The family, including two children, went home for a few months every year. On the way home and on the way back to America they stopped in London and shopped. This was my introduction to a lifestyle that was completely fascinating and alien. Hermes head scarves, hugely expensive couturier ankle length skirts and long sleeved tops and the shoes? Oh my God, the shoes she wore! High heels to kill for modestly covered by her long skirts of course.  She brought us back small gifts one year and I still have the silver tray-, yes real silver, the upscale chocolates came on.

Hamda invited us to dinner at her home one evening and we all accepted with delight. When we got to the house, her husband had been banished somewhere else and it was all girls, with the exception of her son.  Insight number one, mama may be kept out of sight but mama is the power behind the throne which is wielded delicately because the hubs  is technically in charge.

This son, about seven, was the most spoiled rotten brat I have run into in a long time, and mama Hamda?  Completely indulged him and petted him, treating him completely unlike her adorable daughter. Insight two: someone is creating Muslim fanatic men in the Middle East, and I believe we have been not been looking in the right place. There is an old saying, the hand that rocks the cradle rules the world, and until Muslim mommies stop raising sons who believe they can own women, nothing is going to change.

I can’t really blame them because Muslim women know their only power is to manipulate in the background, and like cloaked spiders they desperately spin webs about those sons and tie them to mama with sticky strings of love and adoration. When the sons marry, Mom goes on the back burner unless she is tough and strong and rules the daughter-in-law too.

 In a tribal-based society, families live in groups or compounds with many generations a large part of the time, so unfortunately the only out for the daughter-in-law is to wait for Granma to croak and then step into her shoes. Of course, she could easily be sharing those shoes with several wives which makes it even harder.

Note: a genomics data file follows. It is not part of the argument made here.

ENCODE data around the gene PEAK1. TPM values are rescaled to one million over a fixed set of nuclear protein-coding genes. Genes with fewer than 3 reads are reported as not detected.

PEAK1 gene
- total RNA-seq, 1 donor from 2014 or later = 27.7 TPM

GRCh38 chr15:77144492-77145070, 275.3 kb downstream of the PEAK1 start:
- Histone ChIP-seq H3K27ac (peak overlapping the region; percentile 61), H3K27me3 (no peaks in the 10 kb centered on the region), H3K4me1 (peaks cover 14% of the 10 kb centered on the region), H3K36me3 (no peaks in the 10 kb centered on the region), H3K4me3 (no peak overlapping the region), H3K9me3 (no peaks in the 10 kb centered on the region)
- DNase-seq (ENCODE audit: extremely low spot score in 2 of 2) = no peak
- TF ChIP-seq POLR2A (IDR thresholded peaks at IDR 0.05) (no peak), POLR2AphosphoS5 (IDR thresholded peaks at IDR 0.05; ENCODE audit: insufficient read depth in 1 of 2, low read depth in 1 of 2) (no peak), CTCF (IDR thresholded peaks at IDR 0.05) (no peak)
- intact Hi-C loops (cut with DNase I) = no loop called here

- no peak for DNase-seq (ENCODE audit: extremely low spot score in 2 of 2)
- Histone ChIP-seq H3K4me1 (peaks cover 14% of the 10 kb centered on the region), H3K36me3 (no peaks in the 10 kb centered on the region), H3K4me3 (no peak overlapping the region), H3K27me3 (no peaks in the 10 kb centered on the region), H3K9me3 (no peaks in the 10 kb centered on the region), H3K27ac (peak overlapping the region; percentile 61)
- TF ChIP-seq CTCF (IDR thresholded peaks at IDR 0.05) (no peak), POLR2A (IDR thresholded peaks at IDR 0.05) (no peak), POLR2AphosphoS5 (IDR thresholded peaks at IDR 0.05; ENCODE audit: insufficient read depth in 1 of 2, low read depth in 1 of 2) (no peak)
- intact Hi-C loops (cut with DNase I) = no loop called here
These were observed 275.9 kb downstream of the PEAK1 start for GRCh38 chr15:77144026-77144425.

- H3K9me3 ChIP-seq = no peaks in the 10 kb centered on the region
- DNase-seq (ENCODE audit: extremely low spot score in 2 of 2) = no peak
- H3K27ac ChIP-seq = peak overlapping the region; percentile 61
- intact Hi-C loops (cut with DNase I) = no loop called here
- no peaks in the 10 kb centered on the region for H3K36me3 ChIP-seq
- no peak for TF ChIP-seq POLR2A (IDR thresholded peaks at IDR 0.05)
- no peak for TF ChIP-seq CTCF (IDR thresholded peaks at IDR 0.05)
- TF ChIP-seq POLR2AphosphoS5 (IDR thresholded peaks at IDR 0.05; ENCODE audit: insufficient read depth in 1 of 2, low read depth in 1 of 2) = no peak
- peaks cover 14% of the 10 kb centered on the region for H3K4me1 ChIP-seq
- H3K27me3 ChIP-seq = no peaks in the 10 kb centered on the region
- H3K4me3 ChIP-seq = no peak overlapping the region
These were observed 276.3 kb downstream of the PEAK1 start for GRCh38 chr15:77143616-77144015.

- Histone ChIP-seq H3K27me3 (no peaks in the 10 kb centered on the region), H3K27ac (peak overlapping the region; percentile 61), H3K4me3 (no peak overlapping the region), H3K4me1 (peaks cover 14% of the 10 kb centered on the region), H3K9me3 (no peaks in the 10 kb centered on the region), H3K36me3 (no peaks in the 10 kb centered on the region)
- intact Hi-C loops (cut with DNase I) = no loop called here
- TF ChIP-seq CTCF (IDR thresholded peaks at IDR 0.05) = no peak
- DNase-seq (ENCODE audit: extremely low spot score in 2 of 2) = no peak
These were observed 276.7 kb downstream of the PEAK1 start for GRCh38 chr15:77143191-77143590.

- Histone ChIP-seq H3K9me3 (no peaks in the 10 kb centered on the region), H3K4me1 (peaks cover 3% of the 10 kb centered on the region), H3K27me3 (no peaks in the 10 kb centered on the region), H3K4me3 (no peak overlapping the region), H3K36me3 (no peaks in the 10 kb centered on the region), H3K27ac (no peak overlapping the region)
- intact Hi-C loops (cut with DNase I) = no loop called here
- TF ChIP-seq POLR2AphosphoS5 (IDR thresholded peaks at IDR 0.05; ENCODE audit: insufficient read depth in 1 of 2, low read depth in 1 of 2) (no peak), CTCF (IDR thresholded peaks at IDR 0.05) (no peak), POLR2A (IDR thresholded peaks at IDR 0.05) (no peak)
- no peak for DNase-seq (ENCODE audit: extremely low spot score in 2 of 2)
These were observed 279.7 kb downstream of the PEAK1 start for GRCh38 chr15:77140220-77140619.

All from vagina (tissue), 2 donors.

Back to dinner at Hamda’s house:  we were welcomed in and shock of shocks, Hamda was a freaking peacock!  Gorgeous black hair hung down to her butt, she had on some kind of designer label house pajamas, beautiful jewelry and make up that made her look like something straight off a tomb fresco in Egypt. Breathtaking, especially after seeing her covered up like an Italian granny every day.  No wonder her husband indulged her, he lucked out with a beauty queen in this particular arranged marriage, and I’ll bet he knew it too.

I was shocked, and I still am, that she had an indentured servant who cooked dinner and served it to us. This is common, servants from other poorer countries, are brought with the family to care for children, do the housework and be a general dog’s body. Their papers are taken away from them so they cannot escape even if they are treated badly and from the way Hamda talked to her servant/slave, I’m betting this woman was no exception.  It was one of those odd situations where one doesn’t quite know what to do and it was politically fraught, so I left it alone but I have never forgotten it.

We were served sweetened mint tea in tiny cups when we arrived and chatted until dinner was served. I absolutely adore Middle Eastern food, and I still treasure the bottle of sumac Hamda gave me. Sumac was something you couldn’t find in the USA at that time, it’s a spice that is agreeably sour and sharp and it replaces lemons in some recipes. It’s not the same as our poison sumac which I assume is inedible.